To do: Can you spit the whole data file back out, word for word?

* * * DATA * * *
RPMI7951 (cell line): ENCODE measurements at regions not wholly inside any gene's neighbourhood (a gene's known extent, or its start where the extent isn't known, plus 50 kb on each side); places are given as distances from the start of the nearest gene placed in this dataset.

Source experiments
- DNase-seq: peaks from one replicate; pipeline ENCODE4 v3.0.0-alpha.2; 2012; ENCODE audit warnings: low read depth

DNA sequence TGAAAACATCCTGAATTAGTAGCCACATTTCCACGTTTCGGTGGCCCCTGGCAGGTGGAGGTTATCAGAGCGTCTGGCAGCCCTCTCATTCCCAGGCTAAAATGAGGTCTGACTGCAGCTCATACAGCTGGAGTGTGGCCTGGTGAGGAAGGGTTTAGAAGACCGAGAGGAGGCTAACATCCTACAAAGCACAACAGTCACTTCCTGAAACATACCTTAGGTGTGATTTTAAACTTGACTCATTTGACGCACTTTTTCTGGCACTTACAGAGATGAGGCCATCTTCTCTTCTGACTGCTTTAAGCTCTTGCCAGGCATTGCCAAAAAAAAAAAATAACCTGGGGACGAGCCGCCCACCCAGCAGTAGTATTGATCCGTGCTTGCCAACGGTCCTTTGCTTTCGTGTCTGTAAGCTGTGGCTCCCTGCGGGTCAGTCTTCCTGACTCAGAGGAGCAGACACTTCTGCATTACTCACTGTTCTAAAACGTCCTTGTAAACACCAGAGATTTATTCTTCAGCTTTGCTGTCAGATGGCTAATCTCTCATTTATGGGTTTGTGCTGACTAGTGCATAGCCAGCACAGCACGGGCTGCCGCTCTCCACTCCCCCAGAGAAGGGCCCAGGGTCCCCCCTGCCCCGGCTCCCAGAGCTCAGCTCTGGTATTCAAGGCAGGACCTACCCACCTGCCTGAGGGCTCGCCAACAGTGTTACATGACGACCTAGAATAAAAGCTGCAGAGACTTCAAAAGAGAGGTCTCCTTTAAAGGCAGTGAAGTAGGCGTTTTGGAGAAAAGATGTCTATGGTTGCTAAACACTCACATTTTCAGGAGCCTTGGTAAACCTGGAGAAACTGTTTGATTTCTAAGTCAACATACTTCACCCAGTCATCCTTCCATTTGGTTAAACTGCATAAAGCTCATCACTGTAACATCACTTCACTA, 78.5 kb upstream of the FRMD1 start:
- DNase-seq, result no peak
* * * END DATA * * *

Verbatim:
RPMI7951 (cell line): ENCODE measurements at regions not wholly inside any gene's neighbourhood (a gene's known extent, or its start where the extent isn't known, plus 50 kb on each side); places are given as distances from the start of the nearest gene placed in this dataset.

Source experiments
- DNase-seq: peaks from one replicate; pipeline ENCODE4 v3.0.0-alpha.2; 2012; ENCODE audit warnings: low read depth

DNA sequence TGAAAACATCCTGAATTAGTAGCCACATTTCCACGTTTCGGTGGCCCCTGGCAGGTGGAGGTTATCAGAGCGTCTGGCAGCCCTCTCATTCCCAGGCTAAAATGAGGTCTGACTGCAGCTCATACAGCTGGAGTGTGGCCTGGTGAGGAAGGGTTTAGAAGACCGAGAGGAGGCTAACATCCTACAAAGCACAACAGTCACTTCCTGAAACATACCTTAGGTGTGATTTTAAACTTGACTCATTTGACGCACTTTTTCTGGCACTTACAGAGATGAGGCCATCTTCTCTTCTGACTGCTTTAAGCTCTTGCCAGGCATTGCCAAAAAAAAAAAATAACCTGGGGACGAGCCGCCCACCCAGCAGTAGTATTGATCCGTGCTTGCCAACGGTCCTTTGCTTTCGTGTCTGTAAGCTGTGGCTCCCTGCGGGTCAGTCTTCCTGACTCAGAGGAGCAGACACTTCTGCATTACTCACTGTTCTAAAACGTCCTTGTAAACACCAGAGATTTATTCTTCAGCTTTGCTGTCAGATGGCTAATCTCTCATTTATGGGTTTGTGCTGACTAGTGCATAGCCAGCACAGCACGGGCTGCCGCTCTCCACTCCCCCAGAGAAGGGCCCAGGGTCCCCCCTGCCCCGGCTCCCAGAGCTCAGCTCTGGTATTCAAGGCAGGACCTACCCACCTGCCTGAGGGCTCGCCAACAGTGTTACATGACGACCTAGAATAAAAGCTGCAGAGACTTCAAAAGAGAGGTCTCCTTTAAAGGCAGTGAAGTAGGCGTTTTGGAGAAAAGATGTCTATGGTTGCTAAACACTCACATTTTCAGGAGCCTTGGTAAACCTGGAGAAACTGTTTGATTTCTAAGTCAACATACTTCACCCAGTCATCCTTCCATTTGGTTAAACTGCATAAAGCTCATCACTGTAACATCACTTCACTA, 78.5 kb upstream of the FRMD1 start:
- DNase-seq, result no peak